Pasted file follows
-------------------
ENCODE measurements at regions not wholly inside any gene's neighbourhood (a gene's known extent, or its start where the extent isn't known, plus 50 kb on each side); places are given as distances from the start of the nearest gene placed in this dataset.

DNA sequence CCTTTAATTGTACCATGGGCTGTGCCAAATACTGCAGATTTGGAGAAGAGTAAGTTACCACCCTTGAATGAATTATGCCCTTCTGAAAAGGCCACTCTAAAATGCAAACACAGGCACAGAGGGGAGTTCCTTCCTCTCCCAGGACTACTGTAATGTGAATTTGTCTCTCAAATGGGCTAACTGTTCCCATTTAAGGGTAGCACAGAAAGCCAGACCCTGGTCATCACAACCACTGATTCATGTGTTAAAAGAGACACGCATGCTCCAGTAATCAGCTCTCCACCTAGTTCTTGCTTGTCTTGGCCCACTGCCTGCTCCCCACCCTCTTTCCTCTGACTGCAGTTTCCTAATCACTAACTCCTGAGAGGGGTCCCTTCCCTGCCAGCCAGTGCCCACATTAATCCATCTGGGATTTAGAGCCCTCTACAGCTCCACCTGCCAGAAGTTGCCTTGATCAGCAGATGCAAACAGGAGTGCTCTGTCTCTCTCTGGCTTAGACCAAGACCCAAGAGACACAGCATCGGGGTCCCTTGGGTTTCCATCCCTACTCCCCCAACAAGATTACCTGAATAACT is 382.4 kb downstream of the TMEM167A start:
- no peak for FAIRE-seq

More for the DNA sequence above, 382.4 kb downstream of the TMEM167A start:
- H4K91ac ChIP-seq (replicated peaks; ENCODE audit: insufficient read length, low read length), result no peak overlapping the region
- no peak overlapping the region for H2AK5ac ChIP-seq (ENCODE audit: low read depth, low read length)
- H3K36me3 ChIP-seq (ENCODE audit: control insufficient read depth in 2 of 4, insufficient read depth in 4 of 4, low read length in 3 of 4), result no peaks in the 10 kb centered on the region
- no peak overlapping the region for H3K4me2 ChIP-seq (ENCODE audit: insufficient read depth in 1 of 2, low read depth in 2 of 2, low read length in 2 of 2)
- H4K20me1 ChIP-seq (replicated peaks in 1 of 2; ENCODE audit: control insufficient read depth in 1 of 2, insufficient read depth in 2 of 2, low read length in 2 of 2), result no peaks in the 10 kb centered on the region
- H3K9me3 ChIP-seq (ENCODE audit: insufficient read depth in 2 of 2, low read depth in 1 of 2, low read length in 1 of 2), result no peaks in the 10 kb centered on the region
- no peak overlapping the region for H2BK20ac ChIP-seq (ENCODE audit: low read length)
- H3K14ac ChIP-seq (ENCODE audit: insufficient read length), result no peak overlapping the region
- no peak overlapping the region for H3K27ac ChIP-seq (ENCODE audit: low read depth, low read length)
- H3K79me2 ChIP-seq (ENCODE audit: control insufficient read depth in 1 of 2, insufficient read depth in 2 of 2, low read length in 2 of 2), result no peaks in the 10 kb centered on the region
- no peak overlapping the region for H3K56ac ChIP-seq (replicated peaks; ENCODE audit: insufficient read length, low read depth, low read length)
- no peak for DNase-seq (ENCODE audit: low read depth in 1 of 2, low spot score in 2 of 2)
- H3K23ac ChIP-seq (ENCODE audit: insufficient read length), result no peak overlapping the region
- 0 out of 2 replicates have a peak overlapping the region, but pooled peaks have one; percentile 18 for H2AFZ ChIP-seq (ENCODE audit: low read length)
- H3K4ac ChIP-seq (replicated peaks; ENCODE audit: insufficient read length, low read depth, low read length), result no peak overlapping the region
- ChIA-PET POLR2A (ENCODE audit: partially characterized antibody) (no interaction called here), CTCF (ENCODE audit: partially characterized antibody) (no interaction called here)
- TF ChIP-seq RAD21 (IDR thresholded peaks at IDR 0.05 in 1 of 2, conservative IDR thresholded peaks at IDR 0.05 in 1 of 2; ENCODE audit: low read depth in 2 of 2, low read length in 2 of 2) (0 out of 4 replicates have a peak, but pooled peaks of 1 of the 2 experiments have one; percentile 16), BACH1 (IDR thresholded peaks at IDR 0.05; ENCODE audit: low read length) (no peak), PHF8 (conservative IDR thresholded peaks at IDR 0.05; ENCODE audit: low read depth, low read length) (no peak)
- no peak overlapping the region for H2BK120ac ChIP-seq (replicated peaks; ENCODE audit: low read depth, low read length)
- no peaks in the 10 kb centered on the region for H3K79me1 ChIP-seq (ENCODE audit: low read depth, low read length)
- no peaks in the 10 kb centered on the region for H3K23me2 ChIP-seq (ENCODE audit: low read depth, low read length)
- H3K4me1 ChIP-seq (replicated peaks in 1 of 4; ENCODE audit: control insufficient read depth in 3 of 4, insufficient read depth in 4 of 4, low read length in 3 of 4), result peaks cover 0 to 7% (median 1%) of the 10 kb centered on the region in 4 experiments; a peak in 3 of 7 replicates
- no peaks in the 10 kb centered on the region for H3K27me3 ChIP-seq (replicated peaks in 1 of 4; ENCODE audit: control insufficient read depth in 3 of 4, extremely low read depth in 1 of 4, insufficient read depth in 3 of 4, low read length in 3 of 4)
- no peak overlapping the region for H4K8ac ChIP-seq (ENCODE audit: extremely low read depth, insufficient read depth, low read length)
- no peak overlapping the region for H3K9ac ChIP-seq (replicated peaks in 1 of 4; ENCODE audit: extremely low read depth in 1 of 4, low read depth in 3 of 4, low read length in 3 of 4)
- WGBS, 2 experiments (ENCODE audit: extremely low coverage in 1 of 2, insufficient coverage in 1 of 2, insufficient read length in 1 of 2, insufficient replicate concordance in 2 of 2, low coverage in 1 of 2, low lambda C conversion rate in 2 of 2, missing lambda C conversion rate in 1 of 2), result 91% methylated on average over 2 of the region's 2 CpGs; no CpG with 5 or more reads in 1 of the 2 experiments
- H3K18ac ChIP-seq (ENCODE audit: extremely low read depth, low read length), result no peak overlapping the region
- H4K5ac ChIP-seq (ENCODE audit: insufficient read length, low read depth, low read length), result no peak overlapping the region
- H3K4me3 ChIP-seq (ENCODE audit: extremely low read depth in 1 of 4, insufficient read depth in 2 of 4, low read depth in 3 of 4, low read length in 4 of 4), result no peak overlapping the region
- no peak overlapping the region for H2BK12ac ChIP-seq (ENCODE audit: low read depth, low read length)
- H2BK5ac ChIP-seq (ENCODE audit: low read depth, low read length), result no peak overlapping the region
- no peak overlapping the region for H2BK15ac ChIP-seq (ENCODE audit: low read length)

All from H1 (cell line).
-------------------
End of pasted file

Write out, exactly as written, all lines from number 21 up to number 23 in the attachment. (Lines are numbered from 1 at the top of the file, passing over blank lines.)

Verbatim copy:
- TF ChIP-seq RAD21 (IDR thresholded peaks at IDR 0.05 in 1 of 2, conservative IDR thresholded peaks at IDR 0.05 in 1 of 2; ENCODE audit: low read depth in 2 of 2, low read length in 2 of 2) (0 out of 4 replicates have a peak, but pooled peaks of 1 of the 2 experiments have one; percentile 16), BACH1 (IDR thresholded peaks at IDR 0.05; ENCODE audit: low read length) (no peak), PHF8 (conservative IDR thresholded peaks at IDR 0.05; ENCODE audit: low read depth, low read length) (no peak)
- no peak overlapping the region for H2BK120ac ChIP-seq (replicated peaks; ENCODE audit: low read depth, low read length)
- no peaks in the 10 kb centered on the region for H3K79me1 ChIP-seq (ENCODE audit: low read depth, low read length)